The preferred form of the invention in FIG. 2 through 6 portrays a prepatterned film carrier strip 50 with conductor elements 52 and magnetic head suspension assembly 54 attached.
As portrayed in the assembly view of FIG. 2 and the exploded view of FIG. 3, the preferred embodiment of the invention aims to improve upon all of these problems through the predictable and orientated attachment of conductive wire elements 52 to a supporting film carrier strip 50. The orientation of the conductive wire elements as attached to the film carrier strip matches that required for routing upon the magnetic head suspension 54, thus alleviating manual positioning and routing. The service loop (bias reducing loop of unrestrained conductors near the head) of the embodied invention improves upon prior art through the controlled length and geometry of the conductive elements within the loop region. In addition, the wire capturing features upon the suspension can be eliminated resulting in a lower profile head suspension assembly upon excision or complete removal of the film carrier strip. The bulk of the film carrier strip itself with suspension assembly and electrical interconnect attached can provide handling and structural support during assembly operations which also provides protection from damage.
The prepatterned film carrier strip 50 can be comprised of a metal or plastic material such as PET polyester like MylarSTM of E. I. DuPont de Nemours & Co. of Wilmington, Del. or an ASTM 300 series stainless steel foil. Film thickness of 50 to 250 micrometers can provide the structural rigidity to retain the desired orientation of the conductor elements and support the entire suspension/interconnect assembly during handling and assembly operations.
The conductor elements 52 can be insulated wire, twisted or parallel such as 44 AWG diameter (or smaller) oxygen free, high conductivity copper wire with 1.7 micrometers gold plating, insulated with 5 micrometers polyurethane such as that produced by Molecu Wire of Farmingdale, N.J.
FIG. 3 portrays the patterned film carrier strip 50 including central void region 56 accommodating the attachment of the head suspension assembly 54, a fixturing tab 58, for accommodating electrical hook-up and test fixturing and fixturing tab 62 for positioning the conductor elements 52 during the head bonding operation. In addition, tooling reference features 62 within film carrier strip serve to reference conductor elements 52 and suspension assembly 54 which includes slider 80, to film carrier strip 50 and, in turn, one another.
Support patterned appendages 64 extending from the bulk of the carrier strip 50 within the central void region 56 serve as bonding sites for the conductor elements and the suspension assembly. The conductive interconnect 52 could be attached to either left or right side, down the center, and upon the top or bottom surface of the suspension assembly 54. The embodiment shown in FIG. 5 shows the film carrier strip appendage 64 in intermediate relationship between the conductive elements 52 and the suspension assembly 54 affixed in a location along the side, top surface. Another embodiment of the invention could portray the conductive elements bonded directly to the suspension assembly. The bond between the suspension assembly 54, film carrier strip appendage 64, and conductor elements 52 can be accomplished by reflowing a thermoplastic material such as the conductor element insulative coating 72 or the thermoplastic film carrier strip appendage 64. In another embodiment, the conductors could be attached to the film via an adhesive such as an acrylic, epoxy or cyanoacrylate. The film carrier strip could be bonded to the suspension assembly via adhesive bond with a polyester based adhesive film product such as GTS300 UltraflexSTM by GTS America of Warwick, R.I., or liquid dispensed epoxy or cyanoacrylate adhesives and in another embodiment, the conductors could be attached directly to the head suspension assembly using the previously mentioned adhesives.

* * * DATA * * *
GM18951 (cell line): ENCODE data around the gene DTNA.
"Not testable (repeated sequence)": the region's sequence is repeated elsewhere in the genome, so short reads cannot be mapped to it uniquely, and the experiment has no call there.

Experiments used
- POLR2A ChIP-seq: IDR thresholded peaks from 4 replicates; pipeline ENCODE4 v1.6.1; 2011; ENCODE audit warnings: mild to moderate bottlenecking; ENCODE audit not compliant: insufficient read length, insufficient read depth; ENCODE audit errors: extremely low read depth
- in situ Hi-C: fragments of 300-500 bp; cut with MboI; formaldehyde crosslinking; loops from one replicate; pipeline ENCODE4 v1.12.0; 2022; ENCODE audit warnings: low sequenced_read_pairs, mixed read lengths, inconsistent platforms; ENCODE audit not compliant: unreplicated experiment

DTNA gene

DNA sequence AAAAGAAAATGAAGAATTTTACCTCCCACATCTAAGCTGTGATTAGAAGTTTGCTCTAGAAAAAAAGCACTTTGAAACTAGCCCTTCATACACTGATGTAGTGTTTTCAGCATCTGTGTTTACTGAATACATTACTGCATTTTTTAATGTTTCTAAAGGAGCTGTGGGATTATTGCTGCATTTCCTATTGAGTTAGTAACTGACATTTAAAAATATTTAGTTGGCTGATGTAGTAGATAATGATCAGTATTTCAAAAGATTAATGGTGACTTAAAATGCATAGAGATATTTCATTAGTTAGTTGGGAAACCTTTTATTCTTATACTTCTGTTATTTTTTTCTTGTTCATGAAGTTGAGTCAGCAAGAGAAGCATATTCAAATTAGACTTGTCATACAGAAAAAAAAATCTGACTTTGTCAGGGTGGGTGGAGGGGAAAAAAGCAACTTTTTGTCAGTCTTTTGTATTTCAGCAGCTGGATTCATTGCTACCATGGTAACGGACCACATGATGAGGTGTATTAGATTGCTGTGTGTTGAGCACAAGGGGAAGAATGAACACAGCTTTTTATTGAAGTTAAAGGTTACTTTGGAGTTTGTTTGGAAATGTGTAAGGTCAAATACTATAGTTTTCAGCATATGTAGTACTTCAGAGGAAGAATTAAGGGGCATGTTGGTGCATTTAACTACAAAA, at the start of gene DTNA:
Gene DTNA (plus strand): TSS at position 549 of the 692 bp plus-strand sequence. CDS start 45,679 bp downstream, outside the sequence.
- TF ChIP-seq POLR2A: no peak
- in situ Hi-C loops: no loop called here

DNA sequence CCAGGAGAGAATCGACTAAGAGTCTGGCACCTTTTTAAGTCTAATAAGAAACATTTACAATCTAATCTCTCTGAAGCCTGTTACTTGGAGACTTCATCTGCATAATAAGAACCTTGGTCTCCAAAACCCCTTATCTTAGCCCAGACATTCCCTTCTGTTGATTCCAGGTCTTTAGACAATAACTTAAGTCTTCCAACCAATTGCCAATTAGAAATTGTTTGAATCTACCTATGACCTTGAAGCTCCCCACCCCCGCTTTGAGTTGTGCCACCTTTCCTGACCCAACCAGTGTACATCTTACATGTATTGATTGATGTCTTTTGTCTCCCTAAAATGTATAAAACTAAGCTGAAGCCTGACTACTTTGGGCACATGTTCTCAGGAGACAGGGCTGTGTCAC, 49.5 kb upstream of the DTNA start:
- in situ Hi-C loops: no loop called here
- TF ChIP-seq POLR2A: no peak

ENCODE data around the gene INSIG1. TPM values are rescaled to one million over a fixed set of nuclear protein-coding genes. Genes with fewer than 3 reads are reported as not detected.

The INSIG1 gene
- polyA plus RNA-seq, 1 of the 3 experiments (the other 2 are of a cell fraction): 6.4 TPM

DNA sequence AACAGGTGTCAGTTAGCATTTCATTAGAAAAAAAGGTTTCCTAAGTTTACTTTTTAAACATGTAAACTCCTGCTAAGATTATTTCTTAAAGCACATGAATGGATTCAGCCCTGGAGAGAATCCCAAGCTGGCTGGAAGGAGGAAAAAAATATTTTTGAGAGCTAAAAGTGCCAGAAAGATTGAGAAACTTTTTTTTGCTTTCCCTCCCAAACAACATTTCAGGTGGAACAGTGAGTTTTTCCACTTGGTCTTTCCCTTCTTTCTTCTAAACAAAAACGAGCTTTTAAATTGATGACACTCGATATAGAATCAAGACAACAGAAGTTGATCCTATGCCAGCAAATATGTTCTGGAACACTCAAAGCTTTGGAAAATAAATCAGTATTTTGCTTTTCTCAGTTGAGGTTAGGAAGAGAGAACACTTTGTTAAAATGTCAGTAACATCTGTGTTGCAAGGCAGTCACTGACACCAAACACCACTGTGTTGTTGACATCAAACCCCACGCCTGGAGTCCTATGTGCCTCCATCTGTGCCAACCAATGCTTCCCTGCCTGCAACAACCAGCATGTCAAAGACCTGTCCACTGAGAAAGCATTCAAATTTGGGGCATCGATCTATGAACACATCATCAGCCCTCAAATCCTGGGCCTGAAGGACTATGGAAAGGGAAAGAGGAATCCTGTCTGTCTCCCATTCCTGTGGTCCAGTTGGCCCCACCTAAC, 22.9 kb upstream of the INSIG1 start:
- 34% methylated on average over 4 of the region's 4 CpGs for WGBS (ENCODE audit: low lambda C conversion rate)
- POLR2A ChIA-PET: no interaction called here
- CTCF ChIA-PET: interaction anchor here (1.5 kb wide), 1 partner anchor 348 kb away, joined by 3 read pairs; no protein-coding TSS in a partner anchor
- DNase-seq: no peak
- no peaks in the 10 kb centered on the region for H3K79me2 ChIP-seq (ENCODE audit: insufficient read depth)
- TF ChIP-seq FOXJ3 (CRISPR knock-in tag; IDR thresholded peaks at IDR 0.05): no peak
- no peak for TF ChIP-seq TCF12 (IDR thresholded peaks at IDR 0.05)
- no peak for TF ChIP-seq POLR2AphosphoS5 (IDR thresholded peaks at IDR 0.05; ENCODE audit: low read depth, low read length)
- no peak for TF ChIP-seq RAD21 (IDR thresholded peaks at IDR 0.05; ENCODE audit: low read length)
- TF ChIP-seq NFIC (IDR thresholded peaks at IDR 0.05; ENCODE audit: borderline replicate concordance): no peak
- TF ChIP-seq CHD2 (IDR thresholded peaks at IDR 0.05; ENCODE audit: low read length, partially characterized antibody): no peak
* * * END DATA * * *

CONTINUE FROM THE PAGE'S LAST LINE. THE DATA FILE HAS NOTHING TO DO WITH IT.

Removal of the film carrier strip from the 10 head suspension assembly could take place via excision at the appendages 64 leaving a small segment of the appendage material and the conductive elements attached to the suspension assembly or via complete removal of the film carrier strip leaving only the conductive elements attached to the suspension.
Appendages near the slider bond site 68 and the electronics bond site 70 also function to secure the conductive elements 52 in fixedly spaced relationship. An embodiment shown in FIG. 4 portrays an appendage 68 near the slider bond site utilizing the material thickness of the film carrier strip 50 as the element defining the conductive element spacing. Additional methods of fixedly spacing the conductive elements could also be employed such as patterned features within the film carrier strip, cured adhesive globules, pins or spacers attached to the film carrier strip, or insulation thicknesses and wire coatings.